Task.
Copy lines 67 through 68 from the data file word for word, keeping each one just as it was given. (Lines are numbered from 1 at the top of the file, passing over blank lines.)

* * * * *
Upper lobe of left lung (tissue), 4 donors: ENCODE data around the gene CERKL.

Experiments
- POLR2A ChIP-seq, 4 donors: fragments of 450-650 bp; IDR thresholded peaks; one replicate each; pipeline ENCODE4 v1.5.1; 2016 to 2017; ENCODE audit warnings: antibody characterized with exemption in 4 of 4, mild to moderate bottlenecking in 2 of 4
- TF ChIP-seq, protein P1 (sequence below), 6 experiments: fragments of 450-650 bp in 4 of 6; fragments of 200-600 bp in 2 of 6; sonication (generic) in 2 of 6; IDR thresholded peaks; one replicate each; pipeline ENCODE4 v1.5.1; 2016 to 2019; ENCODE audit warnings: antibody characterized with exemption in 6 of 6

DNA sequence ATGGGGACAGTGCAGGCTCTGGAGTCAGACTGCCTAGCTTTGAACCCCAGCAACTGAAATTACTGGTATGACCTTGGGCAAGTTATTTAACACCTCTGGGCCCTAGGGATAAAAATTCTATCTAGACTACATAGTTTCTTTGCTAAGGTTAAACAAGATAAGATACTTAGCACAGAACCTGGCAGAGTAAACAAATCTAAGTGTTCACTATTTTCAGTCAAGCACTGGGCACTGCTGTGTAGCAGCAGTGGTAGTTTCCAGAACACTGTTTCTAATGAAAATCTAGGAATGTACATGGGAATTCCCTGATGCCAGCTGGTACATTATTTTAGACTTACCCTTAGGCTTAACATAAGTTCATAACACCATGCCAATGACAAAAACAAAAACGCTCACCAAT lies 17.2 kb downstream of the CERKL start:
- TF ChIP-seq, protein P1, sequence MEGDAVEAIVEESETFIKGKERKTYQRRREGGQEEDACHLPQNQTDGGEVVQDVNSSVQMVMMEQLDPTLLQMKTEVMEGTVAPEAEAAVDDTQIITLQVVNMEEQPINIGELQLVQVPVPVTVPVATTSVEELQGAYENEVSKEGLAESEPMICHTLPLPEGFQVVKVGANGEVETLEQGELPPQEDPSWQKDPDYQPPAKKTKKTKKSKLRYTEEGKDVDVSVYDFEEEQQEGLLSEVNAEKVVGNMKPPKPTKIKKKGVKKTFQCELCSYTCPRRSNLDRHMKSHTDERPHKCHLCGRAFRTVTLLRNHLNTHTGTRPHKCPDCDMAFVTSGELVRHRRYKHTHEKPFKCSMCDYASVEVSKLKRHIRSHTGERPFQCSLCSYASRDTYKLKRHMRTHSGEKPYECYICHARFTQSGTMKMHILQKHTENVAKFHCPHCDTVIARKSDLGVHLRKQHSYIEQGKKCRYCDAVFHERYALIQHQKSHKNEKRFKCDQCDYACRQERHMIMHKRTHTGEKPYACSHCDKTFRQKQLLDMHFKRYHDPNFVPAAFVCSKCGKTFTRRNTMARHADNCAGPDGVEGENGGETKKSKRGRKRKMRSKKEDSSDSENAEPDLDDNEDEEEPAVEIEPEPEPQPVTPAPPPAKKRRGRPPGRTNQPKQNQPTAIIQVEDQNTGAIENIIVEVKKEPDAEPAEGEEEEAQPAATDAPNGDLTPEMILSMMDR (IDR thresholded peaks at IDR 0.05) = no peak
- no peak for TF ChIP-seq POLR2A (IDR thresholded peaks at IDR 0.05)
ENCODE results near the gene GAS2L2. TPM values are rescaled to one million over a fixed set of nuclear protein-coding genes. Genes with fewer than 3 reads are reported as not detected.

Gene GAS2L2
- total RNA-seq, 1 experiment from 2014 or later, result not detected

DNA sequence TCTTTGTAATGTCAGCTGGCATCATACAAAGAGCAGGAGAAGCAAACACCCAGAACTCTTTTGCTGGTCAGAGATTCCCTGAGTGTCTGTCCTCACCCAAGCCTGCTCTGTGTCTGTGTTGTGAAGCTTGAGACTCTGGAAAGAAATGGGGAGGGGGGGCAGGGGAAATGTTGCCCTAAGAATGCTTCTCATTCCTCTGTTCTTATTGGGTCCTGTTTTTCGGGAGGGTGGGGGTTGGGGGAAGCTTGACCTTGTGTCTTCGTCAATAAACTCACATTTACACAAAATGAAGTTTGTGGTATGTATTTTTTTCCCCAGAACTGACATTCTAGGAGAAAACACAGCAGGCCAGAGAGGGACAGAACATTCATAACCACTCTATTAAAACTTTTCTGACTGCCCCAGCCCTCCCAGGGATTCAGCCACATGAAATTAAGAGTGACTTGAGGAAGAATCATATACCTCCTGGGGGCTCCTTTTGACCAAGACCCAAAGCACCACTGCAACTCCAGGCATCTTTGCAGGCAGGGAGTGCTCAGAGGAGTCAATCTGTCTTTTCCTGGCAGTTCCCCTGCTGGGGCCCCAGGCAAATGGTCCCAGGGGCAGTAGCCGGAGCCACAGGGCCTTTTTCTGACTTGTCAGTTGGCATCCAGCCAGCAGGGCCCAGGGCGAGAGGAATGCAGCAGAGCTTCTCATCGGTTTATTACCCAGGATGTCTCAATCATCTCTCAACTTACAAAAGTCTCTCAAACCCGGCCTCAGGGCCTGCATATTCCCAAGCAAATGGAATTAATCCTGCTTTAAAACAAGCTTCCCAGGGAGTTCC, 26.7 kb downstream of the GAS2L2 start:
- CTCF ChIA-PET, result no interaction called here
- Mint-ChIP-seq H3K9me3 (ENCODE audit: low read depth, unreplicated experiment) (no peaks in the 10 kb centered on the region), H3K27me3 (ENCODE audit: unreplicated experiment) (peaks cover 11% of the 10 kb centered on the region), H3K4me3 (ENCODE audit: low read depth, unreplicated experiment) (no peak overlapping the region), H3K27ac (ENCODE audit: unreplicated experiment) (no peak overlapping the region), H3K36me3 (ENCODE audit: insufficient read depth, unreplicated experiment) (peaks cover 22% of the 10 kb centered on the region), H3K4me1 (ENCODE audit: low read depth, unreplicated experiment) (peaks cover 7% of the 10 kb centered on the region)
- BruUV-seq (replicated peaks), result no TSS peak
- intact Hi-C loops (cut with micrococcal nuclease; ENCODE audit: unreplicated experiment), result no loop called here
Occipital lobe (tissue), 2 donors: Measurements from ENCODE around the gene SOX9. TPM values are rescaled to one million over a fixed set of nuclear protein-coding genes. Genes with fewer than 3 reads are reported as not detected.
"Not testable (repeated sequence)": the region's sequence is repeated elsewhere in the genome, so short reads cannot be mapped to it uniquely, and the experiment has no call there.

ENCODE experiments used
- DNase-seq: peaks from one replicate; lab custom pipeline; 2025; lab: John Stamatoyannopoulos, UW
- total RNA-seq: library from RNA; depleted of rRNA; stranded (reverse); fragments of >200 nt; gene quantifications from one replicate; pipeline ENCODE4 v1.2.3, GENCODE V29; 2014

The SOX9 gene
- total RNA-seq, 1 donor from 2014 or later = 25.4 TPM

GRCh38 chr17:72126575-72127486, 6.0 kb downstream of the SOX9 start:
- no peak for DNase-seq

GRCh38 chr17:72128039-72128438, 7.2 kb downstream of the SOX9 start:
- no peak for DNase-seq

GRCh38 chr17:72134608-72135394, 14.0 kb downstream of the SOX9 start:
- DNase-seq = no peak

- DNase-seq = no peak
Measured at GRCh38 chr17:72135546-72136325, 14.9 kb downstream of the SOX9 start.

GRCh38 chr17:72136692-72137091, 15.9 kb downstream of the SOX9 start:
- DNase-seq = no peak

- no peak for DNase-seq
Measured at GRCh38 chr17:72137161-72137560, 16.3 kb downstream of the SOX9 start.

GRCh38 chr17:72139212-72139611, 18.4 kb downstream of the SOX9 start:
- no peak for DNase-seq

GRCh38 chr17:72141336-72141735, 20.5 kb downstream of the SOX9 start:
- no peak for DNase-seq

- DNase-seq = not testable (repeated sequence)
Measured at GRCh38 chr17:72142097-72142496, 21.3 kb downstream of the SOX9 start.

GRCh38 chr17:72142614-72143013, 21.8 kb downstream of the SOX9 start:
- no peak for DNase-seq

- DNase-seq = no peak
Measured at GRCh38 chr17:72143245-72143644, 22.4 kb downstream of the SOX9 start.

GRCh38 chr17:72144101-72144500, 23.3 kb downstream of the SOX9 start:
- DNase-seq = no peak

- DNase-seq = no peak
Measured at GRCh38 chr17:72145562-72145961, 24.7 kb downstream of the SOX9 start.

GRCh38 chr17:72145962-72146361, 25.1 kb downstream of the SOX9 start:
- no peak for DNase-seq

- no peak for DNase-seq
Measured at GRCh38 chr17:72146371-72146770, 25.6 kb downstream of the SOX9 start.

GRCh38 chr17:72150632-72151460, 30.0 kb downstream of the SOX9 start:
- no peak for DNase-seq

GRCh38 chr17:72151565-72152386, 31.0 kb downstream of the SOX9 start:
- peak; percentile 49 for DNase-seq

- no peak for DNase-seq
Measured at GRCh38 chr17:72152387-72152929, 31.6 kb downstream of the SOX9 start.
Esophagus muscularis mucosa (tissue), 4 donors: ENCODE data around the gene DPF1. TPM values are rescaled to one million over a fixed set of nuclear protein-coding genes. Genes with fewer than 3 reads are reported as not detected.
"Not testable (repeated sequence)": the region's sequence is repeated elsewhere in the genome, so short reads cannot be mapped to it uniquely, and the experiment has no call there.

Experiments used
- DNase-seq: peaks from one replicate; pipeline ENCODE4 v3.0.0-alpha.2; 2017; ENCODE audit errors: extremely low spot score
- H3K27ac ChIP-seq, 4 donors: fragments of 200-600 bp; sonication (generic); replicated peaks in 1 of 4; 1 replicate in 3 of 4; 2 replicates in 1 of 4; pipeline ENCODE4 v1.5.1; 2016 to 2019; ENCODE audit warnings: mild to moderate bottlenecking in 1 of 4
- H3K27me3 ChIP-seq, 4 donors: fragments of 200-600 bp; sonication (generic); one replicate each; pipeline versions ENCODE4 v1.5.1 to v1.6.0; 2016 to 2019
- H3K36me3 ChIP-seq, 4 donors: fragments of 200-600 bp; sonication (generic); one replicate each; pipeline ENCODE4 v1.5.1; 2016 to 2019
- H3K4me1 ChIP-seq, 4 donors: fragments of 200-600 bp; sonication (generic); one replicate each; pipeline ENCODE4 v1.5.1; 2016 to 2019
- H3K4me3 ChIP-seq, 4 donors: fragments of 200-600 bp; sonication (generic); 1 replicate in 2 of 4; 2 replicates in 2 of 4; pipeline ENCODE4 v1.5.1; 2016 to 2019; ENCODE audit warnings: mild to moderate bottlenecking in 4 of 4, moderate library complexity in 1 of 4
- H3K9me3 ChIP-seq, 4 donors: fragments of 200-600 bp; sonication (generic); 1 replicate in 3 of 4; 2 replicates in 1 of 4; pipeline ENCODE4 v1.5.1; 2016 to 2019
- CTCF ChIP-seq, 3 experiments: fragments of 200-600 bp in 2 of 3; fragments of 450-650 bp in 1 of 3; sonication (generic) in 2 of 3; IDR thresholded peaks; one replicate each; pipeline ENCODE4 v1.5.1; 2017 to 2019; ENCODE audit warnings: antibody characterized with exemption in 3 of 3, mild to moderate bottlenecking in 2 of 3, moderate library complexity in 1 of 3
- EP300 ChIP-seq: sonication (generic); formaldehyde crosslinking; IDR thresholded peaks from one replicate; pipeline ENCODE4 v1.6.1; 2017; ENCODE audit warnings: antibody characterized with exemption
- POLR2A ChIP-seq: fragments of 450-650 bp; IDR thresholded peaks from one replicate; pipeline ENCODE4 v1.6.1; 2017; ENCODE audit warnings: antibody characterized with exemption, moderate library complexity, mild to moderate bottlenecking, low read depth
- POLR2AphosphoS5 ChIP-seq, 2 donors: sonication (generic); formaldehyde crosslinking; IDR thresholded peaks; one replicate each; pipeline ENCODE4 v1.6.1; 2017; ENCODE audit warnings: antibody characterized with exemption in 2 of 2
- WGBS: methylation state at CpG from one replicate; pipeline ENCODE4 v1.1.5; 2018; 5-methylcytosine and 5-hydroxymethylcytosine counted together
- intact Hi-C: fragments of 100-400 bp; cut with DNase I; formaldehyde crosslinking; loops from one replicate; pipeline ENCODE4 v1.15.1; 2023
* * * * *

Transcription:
- H3K4me3 ChIP-seq, 4 donors: fragments of 200-600 bp; sonication (generic); 1 replicate in 2 of 4; 2 replicates in 2 of 4; pipeline ENCODE4 v1.5.1; 2016 to 2019; ENCODE audit warnings: mild to moderate bottlenecking in 4 of 4, moderate library complexity in 1 of 4
- H3K9me3 ChIP-seq, 4 donors: fragments of 200-600 bp; sonication (generic); 1 replicate in 3 of 4; 2 replicates in 1 of 4; pipeline ENCODE4 v1.5.1; 2016 to 2019